Sunday, April 9, 2023

Review: The Betrothed by Alessandro Manzoni

I used to read a lot of historical fiction — the Outlander series by Diana Gabaldon, the Sharpe series by Bernard Cornwell, The Pillars of the Earth by Ken Follett, the list goes on. Historical fiction can serve to highlight the progress we’ve made — and it does sometimes: my favourite parts of Outlander involve time-travelling nurse Claire Beauchamp trying to recreate 20th century medical technology within the limits of 1740s Scotland. In practice, however, positive progress is often limited to highlighting how much more violent past societies were in their oppression of women – usually for titillation (Outlander is an example of this tendency too). Much of the historical commentary instead has a nostalgic, reactionary element to it: “we used to build gorgeous buildings”, “warfare used to be more noble”, “we were all happier when we were farmers living under the guidance of a kind Laird”, “we used to be faithful”. The choice of writing a novel set in the past implicitly makes a few political claims. This period has some particular value to understand at our current moment in time, or this period did something right (or maybe wrong?) that makes it a good setting for exploring love, loss, or some other aspect of human nature.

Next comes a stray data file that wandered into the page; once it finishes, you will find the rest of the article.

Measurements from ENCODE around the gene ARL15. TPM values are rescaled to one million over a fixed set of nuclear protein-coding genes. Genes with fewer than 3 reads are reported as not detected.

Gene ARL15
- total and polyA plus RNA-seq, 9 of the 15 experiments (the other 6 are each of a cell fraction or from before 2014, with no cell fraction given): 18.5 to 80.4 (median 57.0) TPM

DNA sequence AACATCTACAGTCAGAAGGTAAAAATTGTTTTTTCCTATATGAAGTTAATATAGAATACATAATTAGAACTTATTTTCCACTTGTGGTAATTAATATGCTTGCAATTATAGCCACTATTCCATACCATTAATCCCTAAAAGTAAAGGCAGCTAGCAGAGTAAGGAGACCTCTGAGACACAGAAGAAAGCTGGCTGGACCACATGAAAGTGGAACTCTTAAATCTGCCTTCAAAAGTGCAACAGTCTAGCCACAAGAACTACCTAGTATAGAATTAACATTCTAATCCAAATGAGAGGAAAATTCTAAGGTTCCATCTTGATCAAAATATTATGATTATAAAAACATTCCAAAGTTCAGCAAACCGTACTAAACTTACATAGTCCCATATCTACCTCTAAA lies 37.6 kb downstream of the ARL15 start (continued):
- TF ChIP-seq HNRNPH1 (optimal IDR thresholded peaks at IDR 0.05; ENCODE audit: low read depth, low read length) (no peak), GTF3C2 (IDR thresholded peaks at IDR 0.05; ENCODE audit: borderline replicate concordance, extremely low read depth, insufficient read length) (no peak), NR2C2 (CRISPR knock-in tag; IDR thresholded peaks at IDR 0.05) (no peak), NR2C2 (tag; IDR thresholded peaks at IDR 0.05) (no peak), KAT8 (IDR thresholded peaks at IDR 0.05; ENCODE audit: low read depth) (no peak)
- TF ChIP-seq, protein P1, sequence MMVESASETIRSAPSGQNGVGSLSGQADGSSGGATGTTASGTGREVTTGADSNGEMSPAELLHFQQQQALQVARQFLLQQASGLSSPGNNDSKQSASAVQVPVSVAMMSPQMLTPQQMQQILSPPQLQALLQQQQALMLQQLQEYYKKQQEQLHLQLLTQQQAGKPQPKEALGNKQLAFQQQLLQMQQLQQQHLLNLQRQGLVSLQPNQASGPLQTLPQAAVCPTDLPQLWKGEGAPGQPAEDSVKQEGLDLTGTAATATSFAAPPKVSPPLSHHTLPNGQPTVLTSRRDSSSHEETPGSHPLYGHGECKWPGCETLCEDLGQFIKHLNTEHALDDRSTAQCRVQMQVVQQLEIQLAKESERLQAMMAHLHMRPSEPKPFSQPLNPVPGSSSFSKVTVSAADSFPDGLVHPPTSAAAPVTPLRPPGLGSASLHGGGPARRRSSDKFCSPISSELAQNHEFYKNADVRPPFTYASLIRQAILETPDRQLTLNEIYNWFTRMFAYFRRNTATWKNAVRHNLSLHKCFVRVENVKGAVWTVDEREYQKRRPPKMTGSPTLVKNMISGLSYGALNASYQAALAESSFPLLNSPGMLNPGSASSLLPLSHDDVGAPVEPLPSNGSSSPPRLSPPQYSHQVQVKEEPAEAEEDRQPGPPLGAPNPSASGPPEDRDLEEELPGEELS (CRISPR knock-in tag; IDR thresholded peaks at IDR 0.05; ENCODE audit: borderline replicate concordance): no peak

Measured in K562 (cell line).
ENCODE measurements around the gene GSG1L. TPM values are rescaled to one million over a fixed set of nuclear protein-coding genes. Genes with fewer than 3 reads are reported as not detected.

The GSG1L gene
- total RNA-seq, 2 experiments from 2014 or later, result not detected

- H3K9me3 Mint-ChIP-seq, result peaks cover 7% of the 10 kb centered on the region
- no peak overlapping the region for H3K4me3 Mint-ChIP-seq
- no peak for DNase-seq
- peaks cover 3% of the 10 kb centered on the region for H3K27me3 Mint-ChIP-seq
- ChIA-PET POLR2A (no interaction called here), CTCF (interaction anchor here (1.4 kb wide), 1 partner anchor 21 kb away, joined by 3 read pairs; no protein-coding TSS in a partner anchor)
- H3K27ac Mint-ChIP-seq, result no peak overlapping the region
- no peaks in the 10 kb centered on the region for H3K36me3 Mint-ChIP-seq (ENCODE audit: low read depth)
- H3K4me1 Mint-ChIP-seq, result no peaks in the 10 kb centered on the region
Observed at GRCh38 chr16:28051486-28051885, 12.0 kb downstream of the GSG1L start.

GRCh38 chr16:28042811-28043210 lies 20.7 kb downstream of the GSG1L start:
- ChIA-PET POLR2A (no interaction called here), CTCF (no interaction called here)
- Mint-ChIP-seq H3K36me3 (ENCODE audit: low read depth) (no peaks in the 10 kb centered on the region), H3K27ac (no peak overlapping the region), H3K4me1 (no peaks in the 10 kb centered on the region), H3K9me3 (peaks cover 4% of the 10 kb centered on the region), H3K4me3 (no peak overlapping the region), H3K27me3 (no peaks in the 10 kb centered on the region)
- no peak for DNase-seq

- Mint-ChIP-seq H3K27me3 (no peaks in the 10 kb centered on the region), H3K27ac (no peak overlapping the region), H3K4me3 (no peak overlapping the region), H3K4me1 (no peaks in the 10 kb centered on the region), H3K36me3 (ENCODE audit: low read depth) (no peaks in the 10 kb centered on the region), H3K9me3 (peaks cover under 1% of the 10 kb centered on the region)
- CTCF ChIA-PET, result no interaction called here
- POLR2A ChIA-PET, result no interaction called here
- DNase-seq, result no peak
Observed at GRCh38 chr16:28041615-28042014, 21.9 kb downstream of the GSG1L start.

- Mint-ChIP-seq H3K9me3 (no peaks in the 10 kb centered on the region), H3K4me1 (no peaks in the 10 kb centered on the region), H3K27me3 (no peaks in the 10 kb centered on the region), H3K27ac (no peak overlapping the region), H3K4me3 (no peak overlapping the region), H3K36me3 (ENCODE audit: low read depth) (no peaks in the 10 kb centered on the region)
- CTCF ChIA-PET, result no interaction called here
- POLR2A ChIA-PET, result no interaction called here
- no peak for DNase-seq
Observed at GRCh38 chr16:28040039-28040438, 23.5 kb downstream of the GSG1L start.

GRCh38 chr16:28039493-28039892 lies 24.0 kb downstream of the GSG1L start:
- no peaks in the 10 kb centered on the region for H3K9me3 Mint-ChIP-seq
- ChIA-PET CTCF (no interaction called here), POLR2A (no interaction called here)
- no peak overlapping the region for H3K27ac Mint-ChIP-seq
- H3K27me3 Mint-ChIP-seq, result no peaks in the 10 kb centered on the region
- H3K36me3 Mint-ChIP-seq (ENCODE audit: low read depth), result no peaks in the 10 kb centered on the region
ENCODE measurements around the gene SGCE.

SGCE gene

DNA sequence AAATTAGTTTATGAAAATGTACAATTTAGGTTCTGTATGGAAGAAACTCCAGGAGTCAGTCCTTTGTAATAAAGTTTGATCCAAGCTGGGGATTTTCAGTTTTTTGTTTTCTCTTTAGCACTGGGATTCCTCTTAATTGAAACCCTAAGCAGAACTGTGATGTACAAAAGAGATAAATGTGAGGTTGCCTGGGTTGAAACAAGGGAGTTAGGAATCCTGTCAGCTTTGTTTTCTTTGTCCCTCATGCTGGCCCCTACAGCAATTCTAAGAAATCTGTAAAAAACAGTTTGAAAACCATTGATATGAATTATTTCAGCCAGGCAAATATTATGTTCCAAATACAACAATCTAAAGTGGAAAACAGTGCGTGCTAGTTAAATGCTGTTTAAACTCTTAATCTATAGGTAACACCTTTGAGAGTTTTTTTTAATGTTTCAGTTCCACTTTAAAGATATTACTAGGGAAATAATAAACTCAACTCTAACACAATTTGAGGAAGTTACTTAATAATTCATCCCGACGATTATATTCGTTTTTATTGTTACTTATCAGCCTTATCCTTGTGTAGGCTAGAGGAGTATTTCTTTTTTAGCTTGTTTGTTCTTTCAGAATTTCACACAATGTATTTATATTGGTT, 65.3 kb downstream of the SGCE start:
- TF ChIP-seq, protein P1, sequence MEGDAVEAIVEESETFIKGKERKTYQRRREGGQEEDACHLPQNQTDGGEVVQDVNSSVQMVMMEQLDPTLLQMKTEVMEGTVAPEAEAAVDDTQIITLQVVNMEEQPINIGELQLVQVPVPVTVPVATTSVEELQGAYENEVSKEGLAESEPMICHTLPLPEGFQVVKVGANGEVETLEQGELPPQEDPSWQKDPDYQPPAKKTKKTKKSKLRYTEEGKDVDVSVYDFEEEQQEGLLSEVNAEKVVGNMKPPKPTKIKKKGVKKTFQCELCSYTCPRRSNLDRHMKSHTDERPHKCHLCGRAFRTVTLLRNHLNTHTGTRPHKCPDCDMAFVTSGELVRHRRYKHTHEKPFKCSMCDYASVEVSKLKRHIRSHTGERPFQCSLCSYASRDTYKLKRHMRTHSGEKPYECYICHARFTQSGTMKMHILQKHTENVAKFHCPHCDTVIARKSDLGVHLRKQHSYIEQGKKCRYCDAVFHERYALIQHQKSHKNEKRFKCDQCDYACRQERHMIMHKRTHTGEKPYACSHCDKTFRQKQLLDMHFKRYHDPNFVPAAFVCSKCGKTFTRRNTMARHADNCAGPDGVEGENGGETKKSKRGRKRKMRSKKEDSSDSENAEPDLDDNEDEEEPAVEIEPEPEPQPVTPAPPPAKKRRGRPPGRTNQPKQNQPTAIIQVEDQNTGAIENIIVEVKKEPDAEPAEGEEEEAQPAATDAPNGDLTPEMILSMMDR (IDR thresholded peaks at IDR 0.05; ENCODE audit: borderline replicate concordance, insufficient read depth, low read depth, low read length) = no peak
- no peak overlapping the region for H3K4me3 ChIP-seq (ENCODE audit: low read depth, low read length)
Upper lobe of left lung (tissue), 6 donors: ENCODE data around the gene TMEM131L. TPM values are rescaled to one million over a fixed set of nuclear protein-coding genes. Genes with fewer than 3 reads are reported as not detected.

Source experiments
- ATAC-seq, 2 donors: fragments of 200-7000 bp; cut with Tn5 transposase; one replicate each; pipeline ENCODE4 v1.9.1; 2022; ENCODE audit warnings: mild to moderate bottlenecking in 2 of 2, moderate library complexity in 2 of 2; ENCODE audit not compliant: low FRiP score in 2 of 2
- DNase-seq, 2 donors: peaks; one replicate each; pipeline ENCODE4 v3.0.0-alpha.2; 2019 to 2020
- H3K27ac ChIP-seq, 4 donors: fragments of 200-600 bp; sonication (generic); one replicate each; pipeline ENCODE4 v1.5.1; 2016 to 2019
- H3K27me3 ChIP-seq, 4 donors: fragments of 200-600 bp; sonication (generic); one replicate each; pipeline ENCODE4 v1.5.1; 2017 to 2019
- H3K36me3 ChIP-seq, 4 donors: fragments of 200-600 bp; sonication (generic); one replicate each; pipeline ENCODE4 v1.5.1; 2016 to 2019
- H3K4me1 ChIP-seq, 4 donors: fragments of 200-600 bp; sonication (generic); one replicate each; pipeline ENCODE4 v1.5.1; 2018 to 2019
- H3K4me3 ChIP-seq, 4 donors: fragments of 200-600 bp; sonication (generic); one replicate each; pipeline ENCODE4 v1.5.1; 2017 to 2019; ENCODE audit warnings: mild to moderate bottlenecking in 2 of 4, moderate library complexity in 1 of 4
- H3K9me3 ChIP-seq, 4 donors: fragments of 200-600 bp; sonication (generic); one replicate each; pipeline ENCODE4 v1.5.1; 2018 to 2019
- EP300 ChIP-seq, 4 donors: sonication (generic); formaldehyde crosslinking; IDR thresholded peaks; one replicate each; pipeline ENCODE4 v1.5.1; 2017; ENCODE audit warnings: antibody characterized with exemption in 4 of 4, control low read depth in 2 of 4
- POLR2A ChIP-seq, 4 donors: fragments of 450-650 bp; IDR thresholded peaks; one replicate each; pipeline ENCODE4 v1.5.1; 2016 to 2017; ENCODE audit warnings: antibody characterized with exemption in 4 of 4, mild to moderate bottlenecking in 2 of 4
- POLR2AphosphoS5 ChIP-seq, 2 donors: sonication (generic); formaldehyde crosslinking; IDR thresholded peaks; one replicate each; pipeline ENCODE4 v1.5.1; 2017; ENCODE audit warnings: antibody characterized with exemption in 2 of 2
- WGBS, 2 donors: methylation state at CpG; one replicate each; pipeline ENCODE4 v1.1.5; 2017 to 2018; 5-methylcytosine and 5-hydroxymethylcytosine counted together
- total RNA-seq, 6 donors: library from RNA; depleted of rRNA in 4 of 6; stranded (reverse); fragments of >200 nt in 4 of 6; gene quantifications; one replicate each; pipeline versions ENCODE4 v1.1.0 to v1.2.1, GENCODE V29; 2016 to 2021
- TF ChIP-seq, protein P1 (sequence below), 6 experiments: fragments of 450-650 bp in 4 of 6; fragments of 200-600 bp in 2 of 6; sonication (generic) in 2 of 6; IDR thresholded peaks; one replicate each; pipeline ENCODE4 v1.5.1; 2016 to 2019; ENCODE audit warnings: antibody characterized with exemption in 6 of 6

The Betrothed is a historical fiction novel set in the 1620s and written in the 1820s. Reading it in the 2020s makes the implicit political claims in Alessandro Manzoni’s choice of setting murkier to understand: the pressing political concerns of the mid-nineteenth century and how contemporary readers would have viewed the seventeenth century are not so front of mind. The 1820s were post-Enlightenment, post-French Revolution, with the capitalist class encroaching upon the power of the aristocratic class. The 1620s were feudal, dominated by power struggles between a powerful church and the aristocratic class and their thuggish bravi. Italian territories of the 1820s were governed by the Hapsburg empire, while Italian territories of the 1620s were governed by the Spaniards.

Manzoni, an aristocrat, grapples with the concepts of power and laws, the role of the (aristocratic) individual versus the State in charity, and the decline of Catholic morals, and the 1620s backdrop helps him explore how these facets of society had changed over time.